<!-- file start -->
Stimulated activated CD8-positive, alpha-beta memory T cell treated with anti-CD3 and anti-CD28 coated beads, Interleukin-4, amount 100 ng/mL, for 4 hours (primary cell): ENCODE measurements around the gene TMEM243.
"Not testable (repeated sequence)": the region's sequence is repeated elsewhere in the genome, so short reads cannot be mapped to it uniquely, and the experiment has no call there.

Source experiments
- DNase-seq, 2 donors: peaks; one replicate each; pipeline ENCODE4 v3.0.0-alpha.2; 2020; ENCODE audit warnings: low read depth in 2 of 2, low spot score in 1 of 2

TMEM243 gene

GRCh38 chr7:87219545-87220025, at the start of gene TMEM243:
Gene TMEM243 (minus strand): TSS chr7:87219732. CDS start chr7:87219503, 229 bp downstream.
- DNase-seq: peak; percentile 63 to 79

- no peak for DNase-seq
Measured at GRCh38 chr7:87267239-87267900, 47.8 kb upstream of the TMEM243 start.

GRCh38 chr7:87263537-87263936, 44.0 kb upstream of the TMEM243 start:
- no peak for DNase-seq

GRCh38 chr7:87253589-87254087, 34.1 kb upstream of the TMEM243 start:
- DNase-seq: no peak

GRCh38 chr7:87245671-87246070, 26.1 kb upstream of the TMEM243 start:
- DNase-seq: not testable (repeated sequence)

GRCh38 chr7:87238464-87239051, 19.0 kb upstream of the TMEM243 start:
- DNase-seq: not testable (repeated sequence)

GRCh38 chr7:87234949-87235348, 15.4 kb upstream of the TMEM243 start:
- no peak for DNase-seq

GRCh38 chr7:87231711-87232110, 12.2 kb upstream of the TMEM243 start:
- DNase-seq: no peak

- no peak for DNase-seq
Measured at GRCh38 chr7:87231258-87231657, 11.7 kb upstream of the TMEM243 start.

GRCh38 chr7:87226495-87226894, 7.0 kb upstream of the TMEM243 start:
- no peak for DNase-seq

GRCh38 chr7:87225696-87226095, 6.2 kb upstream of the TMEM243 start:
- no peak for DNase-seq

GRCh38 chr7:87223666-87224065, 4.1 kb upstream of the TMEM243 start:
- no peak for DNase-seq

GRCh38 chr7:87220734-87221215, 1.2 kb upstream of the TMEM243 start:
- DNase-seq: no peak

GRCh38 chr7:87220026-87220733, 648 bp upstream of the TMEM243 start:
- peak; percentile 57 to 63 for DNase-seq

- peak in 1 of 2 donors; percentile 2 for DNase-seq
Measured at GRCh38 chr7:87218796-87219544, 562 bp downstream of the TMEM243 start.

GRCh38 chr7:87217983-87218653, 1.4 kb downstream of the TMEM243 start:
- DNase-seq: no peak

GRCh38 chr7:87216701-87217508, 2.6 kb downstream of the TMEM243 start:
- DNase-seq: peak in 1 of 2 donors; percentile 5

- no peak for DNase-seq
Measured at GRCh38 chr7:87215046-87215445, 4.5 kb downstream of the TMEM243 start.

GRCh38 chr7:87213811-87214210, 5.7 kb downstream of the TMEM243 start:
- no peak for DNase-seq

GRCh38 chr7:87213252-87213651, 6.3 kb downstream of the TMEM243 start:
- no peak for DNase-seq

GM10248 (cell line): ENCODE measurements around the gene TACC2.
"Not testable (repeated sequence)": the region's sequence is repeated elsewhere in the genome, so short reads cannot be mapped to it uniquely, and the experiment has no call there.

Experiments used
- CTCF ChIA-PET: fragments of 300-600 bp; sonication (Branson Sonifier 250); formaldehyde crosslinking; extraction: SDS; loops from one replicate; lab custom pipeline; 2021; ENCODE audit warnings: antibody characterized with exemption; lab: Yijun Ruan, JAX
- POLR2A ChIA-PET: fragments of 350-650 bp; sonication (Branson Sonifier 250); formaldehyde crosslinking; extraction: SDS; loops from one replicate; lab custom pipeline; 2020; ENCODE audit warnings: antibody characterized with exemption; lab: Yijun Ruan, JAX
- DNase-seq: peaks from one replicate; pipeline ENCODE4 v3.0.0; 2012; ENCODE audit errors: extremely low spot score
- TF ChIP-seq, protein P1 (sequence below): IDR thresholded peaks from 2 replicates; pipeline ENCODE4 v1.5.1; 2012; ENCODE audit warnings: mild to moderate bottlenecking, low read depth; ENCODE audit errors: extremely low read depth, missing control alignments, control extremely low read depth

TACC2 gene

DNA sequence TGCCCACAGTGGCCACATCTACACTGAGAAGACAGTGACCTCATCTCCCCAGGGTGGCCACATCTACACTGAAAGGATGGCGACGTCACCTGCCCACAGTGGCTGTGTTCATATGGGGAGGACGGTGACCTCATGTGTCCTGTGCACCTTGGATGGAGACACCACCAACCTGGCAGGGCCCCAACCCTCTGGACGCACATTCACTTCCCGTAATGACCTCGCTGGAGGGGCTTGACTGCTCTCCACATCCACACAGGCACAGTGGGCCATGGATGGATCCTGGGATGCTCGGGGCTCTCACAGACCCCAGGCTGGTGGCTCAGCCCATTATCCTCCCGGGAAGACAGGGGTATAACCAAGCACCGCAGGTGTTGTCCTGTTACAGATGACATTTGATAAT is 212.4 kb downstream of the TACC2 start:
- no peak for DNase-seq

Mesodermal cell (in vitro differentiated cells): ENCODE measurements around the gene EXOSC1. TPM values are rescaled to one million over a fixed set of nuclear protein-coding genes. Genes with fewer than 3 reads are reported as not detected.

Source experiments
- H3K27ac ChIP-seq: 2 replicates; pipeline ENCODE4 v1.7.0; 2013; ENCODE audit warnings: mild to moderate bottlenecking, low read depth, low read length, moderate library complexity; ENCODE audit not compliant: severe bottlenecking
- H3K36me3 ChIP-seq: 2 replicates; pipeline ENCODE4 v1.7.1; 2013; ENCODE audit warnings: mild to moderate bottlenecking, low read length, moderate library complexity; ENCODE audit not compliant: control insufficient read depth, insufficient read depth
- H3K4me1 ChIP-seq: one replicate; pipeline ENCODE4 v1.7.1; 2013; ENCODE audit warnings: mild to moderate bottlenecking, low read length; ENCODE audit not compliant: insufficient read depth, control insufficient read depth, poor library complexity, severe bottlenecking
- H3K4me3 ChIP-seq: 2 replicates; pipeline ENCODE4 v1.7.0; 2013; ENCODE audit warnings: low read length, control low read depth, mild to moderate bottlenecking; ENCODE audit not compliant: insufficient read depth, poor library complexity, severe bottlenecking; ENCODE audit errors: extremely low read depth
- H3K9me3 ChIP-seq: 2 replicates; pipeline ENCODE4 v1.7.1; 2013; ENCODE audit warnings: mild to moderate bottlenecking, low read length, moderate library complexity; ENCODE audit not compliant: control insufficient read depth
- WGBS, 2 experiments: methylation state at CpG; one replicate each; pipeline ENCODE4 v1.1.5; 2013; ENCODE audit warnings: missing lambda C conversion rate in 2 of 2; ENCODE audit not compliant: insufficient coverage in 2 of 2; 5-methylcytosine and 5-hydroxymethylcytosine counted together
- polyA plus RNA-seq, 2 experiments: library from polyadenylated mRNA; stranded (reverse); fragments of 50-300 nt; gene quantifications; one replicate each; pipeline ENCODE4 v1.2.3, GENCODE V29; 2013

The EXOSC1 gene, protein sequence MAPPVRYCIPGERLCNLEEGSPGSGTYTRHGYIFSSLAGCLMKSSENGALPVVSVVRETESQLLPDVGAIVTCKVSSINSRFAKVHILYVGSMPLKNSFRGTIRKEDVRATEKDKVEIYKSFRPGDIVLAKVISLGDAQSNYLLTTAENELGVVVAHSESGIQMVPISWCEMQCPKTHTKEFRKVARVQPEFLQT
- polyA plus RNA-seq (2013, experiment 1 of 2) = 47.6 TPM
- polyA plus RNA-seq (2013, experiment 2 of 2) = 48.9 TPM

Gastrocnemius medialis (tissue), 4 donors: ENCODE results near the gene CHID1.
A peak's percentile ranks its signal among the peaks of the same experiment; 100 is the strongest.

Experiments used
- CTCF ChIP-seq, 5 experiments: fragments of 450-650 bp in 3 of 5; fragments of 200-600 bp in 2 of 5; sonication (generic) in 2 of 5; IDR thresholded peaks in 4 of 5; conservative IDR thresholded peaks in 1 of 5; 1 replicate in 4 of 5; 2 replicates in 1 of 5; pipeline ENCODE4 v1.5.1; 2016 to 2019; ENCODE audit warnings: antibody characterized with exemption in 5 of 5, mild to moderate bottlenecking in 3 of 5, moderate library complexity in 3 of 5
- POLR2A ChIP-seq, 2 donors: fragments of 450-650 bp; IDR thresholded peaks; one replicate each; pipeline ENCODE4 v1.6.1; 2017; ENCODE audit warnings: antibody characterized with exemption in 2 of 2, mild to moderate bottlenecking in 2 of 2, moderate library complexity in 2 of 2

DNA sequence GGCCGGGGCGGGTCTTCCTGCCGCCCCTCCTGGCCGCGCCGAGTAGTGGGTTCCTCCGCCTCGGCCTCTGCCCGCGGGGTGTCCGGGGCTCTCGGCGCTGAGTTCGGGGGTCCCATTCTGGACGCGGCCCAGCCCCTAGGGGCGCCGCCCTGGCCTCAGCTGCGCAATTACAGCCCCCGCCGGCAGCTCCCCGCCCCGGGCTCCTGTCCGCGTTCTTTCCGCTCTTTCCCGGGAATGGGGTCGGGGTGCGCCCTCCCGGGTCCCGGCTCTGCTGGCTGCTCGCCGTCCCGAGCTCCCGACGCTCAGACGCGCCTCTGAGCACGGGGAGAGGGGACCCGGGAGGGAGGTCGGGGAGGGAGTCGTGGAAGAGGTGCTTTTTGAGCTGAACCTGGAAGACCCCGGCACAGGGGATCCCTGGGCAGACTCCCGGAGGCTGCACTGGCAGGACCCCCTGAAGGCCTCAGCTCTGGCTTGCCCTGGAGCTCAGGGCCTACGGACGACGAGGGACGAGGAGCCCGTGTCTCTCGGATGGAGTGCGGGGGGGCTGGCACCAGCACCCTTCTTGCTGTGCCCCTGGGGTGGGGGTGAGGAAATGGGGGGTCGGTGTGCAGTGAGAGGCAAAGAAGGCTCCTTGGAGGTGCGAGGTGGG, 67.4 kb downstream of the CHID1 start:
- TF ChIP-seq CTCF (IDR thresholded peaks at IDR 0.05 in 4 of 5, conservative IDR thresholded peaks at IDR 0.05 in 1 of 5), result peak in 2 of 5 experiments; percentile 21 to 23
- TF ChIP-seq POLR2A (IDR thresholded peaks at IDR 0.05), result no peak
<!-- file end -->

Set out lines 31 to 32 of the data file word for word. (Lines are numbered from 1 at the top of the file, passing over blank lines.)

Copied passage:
GRCh38 chr7:87220734-87221215, 1.2 kb upstream of the TMEM243 start:
- DNase-seq: no peak